President Obama went out on a rhetorical limb last month when introducing the American Jobs Act, ordering Congress to “Pass this bill,” an uncharacteristically forceful command he repeated 17 times in its introduction and countless times more as he campaigned around the country for its passage. Last week, he doubled down in the wake of the Senate’s predictable rejection of the bill, declaring that he “will not take no for an answer.” Some pundits have suggested that he never expected it to pass in full, but intended all along to force Republicans to consider its components piecemeal in a series of damning votes. But after studying the President for several years, I see both remarks as consistent with a pattern of an irrational faith in the power of language — both words in general and his words in particular — that dates back to his early childhood and has had a profound impact on the formation of his personality and his presidency.
(PHOTOS: Obama’s Nation of Hope)
Granted, Obama has good reason to believe that his words can carry an almost magical power; after all, only a few minutes on stage at the 2004 Democratic National Convention transformed him from a state politician and out-of-print author into a national political figure and star memoirist, launching his then-forgotten 1995 book Dreams from My Father towards multimillion-copy bestseller-dom. A close read of that memoir reveals Obama’s lifelong understanding that words can have a powerful effect beyond or distinct from their meaning. He describes himself as young child “swaddled” in stories about his absent father that assuaged the pain of growing up in a broken home and “placed [him] in the center of a vast and orderly universe,” a universe in which his father was elevated to almost heroic status. This elevation includes the often-repeated tale of his father using the power of logic and language to convince a fellow barfly to renounce his racism. Years later, of course, Obama learned that his father was no hero but an alcoholic, abusive failure with little resemblance to the portrait painted by his mother’s and grandparents’ stories, but his yearning for a father led him to become at one with his father in his imagination.
One of the most revealing scenes in the memoir depicts Obama’s debut as a public speaker at an anti-apartheid protest when he was a college student at Occidental College. His first taste of the power of public oratory coincided with the lesson that authority of the speaker didn’t depend on the meaning or accuracy of his words. In what Obama describes as “a bit of street theater,” his limited assignment was only to begin speaking before being dragged offstage by fellow protesters in paramilitary uniforms just moments into his remarks. Although he was essentially only playing the role of a prematurely silenced speaker, he saw an almost boundless personal potential for oratorical accomplishments, telling himself before taking the stage that “with the right words everything could change.”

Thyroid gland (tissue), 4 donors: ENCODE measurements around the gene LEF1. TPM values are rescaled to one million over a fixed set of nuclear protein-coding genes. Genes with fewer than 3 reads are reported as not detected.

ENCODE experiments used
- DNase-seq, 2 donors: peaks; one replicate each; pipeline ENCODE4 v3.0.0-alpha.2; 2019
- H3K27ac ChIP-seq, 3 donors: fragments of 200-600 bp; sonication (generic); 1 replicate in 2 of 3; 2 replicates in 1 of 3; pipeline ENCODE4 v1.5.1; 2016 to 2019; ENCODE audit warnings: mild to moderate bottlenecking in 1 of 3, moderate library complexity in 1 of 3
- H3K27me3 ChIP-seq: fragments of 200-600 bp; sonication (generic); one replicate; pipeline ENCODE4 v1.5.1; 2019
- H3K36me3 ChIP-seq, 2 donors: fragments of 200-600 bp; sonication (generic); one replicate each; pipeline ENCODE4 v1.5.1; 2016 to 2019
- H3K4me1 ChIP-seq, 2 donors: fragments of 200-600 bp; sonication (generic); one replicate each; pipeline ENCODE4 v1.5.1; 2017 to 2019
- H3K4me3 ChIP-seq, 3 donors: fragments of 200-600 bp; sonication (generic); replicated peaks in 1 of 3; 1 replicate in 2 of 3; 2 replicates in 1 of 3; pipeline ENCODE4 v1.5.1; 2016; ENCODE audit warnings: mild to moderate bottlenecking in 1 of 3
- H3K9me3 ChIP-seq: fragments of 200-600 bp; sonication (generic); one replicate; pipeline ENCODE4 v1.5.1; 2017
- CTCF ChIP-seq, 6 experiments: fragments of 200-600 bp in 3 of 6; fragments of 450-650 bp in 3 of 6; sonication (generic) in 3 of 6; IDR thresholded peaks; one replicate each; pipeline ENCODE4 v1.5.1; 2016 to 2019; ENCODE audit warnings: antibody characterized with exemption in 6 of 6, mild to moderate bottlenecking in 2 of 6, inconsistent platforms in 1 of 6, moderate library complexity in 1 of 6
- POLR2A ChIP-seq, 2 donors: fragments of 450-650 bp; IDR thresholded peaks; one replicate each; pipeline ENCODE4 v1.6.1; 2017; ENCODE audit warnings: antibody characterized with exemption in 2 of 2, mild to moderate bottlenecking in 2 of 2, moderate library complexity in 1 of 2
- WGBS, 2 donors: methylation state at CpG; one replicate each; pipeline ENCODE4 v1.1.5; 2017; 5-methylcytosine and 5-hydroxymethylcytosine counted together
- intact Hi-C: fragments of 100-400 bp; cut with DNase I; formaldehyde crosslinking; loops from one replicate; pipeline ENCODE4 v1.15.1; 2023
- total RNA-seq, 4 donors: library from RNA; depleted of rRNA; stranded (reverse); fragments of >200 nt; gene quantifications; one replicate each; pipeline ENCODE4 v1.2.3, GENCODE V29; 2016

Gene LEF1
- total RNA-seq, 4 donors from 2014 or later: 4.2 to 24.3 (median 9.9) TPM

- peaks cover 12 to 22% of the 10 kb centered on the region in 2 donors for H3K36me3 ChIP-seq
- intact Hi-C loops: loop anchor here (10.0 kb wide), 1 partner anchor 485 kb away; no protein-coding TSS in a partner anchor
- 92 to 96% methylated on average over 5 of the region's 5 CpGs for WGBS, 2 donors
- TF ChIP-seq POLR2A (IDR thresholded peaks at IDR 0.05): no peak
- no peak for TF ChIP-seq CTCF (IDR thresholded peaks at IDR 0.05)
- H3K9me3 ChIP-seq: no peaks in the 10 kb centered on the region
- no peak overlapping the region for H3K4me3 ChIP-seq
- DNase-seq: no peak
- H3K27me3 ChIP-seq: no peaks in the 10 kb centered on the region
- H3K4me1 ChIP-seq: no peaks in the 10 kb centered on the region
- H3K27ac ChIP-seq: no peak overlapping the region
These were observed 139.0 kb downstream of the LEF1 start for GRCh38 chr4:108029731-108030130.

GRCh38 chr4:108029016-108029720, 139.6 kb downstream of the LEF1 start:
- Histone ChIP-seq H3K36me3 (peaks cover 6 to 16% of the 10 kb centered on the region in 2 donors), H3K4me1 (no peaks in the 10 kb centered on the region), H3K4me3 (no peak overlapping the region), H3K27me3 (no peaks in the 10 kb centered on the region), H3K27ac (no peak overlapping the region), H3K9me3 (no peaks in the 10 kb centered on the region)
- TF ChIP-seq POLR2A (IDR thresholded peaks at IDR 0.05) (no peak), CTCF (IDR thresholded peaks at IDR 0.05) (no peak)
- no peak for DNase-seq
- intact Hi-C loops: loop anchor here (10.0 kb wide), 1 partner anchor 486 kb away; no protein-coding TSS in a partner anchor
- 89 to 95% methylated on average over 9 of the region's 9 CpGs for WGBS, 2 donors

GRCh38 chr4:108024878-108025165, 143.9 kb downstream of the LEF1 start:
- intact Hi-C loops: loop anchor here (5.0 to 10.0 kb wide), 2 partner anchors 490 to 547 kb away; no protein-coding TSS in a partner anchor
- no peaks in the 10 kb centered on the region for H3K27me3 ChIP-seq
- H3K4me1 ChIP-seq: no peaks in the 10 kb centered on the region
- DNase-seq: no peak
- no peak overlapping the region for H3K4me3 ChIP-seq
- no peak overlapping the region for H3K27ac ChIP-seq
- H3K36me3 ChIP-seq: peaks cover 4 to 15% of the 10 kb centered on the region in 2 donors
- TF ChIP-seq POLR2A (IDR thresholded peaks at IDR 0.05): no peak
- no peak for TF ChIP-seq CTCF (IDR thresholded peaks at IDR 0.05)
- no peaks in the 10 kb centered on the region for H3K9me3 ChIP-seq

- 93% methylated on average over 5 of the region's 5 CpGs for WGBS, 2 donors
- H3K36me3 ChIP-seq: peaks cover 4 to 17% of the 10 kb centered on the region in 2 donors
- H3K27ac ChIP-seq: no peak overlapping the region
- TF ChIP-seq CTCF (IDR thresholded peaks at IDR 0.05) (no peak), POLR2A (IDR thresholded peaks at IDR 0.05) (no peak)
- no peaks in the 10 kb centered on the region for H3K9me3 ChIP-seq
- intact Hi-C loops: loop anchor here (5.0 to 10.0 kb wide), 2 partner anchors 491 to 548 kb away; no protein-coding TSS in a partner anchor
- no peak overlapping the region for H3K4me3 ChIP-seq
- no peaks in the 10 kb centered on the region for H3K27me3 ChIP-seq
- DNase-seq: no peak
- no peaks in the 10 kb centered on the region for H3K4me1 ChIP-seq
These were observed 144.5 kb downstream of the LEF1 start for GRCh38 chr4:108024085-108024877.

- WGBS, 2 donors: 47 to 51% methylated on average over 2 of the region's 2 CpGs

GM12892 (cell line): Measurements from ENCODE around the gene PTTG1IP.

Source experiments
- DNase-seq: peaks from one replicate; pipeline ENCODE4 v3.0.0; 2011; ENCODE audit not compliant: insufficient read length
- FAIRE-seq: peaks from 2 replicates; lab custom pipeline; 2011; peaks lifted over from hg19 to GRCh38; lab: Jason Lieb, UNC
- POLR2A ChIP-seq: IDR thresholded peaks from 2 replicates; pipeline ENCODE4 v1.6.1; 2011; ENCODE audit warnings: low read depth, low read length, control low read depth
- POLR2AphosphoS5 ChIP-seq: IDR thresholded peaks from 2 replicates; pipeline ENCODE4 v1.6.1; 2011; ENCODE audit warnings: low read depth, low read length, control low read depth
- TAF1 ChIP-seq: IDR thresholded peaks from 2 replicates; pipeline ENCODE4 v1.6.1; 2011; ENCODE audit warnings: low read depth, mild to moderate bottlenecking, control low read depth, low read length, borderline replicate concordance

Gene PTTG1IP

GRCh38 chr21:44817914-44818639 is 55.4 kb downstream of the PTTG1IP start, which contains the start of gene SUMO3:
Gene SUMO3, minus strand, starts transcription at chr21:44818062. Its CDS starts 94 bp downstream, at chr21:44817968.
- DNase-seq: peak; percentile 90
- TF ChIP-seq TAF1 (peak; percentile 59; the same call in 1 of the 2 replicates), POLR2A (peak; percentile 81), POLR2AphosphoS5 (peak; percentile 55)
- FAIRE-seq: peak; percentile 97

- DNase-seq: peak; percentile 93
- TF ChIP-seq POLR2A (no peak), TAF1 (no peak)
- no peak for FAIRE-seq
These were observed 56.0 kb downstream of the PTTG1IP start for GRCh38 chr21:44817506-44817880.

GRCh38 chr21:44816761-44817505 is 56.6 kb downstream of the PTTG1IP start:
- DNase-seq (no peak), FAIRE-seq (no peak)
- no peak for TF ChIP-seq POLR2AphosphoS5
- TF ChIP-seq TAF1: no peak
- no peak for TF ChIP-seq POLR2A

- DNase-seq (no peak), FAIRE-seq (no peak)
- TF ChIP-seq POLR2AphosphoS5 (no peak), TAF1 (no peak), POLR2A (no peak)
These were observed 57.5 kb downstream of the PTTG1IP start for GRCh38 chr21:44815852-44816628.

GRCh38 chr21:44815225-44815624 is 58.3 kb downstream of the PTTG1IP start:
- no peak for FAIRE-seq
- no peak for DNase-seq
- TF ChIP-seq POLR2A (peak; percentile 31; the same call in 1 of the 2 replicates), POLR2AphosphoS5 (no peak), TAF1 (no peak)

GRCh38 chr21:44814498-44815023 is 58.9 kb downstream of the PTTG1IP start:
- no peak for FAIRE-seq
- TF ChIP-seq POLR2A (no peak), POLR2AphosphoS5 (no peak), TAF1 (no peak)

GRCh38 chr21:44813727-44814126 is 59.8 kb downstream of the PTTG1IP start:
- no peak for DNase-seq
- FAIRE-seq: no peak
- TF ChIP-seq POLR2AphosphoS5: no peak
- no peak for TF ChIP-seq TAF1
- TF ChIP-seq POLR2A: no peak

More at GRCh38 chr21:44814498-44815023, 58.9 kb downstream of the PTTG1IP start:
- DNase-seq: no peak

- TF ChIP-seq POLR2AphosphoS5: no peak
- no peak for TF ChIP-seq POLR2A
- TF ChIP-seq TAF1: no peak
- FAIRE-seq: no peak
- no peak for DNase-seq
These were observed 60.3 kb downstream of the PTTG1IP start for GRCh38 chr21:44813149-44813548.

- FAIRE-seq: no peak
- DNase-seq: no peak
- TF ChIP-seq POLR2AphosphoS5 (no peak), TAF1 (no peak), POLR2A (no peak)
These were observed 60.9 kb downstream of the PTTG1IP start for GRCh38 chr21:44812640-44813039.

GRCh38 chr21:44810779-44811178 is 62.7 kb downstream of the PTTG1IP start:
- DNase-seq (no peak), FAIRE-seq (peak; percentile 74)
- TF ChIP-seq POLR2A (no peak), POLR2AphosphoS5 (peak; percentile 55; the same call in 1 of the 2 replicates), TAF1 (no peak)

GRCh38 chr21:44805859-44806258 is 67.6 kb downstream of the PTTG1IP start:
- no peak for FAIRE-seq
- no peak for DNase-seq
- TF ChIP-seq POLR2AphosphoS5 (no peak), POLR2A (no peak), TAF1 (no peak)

With the right words, Obama aroused the passions of an electorate that sent him to the White House — and now views him with disappointment over the hollowness of his rhetoric and the apparent ease with which he is able to accept a disconnect between word and meaning, promise and follow-through. “Pass this bill” probably felt like the right words as well, as did “I will not take no for an answer.” Both of these recent remarks suggest that Obama overestimates his authority and influence in the context in which they’re spoken: he doesn’t have the power to force Congress to pass any bill, or to change Congress’s answer. They sound like the words of a speaker who unconsciously believes that speaking them will make them true — and will then accept how short of the truth they ultimately fall, as if the saying of them were more important than their meaning. On some level Obama expects his words to have the magical power that they have on occasion actually had — and then seems far too willing to forget that they’re actually expected to live up to their meaning.